As we scrolled our social media news feeds this week we couldn’t help but notice the penchant for tailless saltwater fish shown by Indonesian livestock collector CV Java Marine Group. We have documented many tailless fish over the years and their frequency, but this supplier seems to have clocked up 10 different species of tailless fish from angels to butterflyfish, to clownfish to surgeonfish, in as many months. Despite there being over 34,000 species of fish in the world we continue to crave something different and are prepared to pay more for rarity, scarcity, or unique characteristics that could make aquarium fish one-offs. This is why we are seeing more saltwater aberrations offered than ever before and now, an increasing number of tailless specimens.
So what is the cause of the missing tails? Many people’s first guess is predation, as the reef is a dangerous place and these adults may have had a near miss as juveniles, their tails bitten off by a predatory fish and then healed over. Although none of the species here exhibit that eyelike ocellus fake eye spot on their tails which may cause a predatory fish to lunge at the tail first. There are even specialist fin eaters in nature, a term called pterygophagy. This can work for both predator and prey in extreme circumstances as the predator can make a meal out of a fish’s fin, the prey fish survives a non-fatal attack and the fin grows back to provide another meal and survive an attack another day. Only the caudal fins didn’t grow back in these cases.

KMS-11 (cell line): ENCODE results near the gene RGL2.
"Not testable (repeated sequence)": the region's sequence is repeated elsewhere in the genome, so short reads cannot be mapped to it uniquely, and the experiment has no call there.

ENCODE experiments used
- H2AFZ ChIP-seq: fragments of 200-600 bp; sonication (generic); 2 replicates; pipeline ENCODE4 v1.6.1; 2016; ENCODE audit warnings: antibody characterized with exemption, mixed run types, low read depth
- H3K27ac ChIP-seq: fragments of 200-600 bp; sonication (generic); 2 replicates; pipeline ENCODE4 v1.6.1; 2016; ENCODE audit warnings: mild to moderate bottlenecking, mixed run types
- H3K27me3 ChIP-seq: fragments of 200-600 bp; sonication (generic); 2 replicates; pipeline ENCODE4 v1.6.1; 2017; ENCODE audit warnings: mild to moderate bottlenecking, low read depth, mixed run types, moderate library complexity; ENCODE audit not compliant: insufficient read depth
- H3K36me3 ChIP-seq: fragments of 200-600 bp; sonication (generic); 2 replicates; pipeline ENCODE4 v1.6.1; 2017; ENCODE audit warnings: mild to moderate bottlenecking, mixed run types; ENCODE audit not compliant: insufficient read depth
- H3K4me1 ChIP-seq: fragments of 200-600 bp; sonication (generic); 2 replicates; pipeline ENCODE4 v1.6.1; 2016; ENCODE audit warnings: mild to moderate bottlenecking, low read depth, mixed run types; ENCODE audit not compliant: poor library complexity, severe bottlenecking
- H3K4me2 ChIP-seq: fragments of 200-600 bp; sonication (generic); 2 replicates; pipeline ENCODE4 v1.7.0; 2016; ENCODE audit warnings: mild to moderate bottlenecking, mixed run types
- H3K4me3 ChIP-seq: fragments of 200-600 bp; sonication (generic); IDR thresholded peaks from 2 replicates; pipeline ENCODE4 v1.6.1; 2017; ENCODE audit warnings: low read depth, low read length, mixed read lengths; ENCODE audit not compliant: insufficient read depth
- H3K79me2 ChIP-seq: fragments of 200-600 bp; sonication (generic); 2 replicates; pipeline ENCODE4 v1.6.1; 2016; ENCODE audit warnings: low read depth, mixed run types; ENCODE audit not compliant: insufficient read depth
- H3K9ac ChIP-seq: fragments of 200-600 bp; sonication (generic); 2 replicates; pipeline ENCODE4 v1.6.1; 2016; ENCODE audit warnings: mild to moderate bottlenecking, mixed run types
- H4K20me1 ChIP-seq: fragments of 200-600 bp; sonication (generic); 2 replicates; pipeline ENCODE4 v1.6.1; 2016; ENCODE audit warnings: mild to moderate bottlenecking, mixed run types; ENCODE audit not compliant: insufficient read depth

Is it deliberate tail docking? A cruel practice used by some unscrupulous freshwater fish farmers to alter the appearance of Parrot Cichlids and Discus into “Heart Parrots.” Again unlikely as these are wild-caught fish and would probably not survive such a gruesome process or the lengthy captive care necessary afterward to heal, develop, and grow. Instead, these are most likely natural deformities which have survived the lottery of life on the reef and are of a species and body shape which aren’t too heavily reliant on their tails.
Java Marine shows off tailless Scopas and Regal tangs, Emperor, Keyhole, Redstripe and Koran angels, Yellowtail butterflyfish, and a Common clownfish, all of which must be able to survive due to their rectangular or circular body shape, and where developed dorsal and anal fins can take up the strain of both rear end propulsion and steering. The angelfish in particular don’t seem to miss their tails, survive to adulthood on the reef, and are then perfectly capable of passing on those genes a generation further via spawning. There are also much greater chances of tailless fish as captive breeding (and line-breeding,) becomes much more widespread throughout the saltwater fish families.